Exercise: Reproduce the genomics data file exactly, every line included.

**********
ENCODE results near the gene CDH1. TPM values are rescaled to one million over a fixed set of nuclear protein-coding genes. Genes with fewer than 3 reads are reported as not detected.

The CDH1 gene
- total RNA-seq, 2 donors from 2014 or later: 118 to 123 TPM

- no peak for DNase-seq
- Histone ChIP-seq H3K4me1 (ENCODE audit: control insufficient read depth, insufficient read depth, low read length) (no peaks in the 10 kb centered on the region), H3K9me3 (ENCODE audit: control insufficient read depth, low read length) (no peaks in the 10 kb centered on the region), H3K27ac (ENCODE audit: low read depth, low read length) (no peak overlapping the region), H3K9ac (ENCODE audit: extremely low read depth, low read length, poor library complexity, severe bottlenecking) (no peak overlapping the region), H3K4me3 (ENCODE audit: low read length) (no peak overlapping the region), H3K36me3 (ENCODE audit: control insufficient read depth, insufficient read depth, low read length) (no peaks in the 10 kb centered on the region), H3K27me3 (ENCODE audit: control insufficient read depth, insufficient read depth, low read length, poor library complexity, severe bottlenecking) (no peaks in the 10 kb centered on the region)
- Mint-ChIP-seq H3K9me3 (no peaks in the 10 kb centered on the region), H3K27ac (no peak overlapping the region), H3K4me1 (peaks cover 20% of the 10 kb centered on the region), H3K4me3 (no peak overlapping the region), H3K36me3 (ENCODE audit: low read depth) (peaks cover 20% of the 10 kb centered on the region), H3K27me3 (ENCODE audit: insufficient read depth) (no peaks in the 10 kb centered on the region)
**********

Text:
ENCODE results near the gene CDH1. TPM values are rescaled to one million over a fixed set of nuclear protein-coding genes. Genes with fewer than 3 reads are reported as not detected.

The CDH1 gene
- total RNA-seq, 2 donors from 2014 or later: 118 to 123 TPM

- no peak for DNase-seq
- Histone ChIP-seq H3K4me1 (ENCODE audit: control insufficient read depth, insufficient read depth, low read length) (no peaks in the 10 kb centered on the region), H3K9me3 (ENCODE audit: control insufficient read depth, low read length) (no peaks in the 10 kb centered on the region), H3K27ac (ENCODE audit: low read depth, low read length) (no peak overlapping the region), H3K9ac (ENCODE audit: extremely low read depth, low read length, poor library complexity, severe bottlenecking) (no peak overlapping the region), H3K4me3 (ENCODE audit: low read length) (no peak overlapping the region), H3K36me3 (ENCODE audit: control insufficient read depth, insufficient read depth, low read length) (no peaks in the 10 kb centered on the region), H3K27me3 (ENCODE audit: control insufficient read depth, insufficient read depth, low read length, poor library complexity, severe bottlenecking) (no peaks in the 10 kb centered on the region)
- Mint-ChIP-seq H3K9me3 (no peaks in the 10 kb centered on the region), H3K27ac (no peak overlapping the region), H3K4me1 (peaks cover 20% of the 10 kb centered on the region), H3K4me3 (no peak overlapping the region), H3K36me3 (ENCODE audit: low read depth) (peaks cover 20% of the 10 kb centered on the region), H3K27me3 (ENCODE audit: insufficient read depth) (no peaks in the 10 kb centered on the region)